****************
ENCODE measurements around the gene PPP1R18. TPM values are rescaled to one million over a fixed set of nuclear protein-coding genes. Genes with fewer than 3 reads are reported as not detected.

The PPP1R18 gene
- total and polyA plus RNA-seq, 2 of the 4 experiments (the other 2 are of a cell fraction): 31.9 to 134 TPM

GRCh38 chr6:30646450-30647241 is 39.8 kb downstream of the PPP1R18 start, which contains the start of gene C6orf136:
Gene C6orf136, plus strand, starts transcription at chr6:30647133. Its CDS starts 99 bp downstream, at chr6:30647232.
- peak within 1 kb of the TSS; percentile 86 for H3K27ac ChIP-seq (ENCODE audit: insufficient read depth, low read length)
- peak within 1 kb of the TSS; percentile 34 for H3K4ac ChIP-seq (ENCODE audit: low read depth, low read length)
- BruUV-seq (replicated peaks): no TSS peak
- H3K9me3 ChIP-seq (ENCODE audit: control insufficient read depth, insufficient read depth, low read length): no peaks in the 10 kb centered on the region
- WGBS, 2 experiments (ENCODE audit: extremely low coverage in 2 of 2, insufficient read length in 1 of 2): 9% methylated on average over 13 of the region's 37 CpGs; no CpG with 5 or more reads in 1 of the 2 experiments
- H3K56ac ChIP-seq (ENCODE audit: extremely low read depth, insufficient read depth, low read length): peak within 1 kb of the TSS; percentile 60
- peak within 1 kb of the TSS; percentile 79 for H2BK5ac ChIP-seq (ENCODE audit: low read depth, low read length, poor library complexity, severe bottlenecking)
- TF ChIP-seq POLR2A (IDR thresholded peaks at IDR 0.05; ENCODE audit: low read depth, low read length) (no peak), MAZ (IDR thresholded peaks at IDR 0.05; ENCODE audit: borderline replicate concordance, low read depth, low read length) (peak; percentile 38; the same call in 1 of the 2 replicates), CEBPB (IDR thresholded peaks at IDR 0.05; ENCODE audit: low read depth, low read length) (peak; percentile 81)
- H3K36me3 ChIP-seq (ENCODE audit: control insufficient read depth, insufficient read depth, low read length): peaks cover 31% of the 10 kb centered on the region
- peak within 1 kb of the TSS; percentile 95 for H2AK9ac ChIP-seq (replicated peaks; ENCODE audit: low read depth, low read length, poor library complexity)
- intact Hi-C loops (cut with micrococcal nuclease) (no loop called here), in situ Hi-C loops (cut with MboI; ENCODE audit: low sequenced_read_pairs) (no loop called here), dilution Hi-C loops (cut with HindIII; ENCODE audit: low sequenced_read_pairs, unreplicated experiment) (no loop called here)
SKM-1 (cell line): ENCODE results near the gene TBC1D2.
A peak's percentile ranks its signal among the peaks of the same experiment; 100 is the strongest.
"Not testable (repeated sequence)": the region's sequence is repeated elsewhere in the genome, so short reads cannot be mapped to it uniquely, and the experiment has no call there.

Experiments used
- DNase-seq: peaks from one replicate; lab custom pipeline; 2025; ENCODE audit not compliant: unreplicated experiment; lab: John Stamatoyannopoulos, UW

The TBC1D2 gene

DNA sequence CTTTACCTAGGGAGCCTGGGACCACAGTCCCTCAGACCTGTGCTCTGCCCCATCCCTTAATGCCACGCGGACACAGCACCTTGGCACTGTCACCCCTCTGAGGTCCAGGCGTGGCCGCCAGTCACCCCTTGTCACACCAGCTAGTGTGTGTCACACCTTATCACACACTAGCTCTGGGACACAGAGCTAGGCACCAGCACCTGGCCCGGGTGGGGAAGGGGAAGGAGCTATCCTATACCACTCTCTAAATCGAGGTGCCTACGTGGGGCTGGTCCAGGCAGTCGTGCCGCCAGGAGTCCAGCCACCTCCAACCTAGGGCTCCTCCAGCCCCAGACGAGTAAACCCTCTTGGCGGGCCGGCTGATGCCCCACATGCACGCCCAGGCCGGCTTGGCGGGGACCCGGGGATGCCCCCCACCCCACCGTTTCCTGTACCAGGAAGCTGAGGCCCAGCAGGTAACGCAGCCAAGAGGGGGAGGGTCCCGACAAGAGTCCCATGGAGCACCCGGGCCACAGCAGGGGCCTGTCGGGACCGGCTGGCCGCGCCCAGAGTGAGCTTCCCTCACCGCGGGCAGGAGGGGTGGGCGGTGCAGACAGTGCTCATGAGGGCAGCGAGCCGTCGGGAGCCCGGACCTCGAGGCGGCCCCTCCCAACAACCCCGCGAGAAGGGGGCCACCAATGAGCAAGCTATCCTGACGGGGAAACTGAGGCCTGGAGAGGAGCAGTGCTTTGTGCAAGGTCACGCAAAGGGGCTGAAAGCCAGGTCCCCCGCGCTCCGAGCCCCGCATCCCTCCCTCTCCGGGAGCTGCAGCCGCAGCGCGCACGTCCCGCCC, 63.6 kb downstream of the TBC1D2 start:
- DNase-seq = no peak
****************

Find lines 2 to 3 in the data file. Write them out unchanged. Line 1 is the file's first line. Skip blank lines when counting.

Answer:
The PPP1R18 gene
- total and polyA plus RNA-seq, 2 of the 4 experiments (the other 2 are of a cell fraction): 31.9 to 134 TPM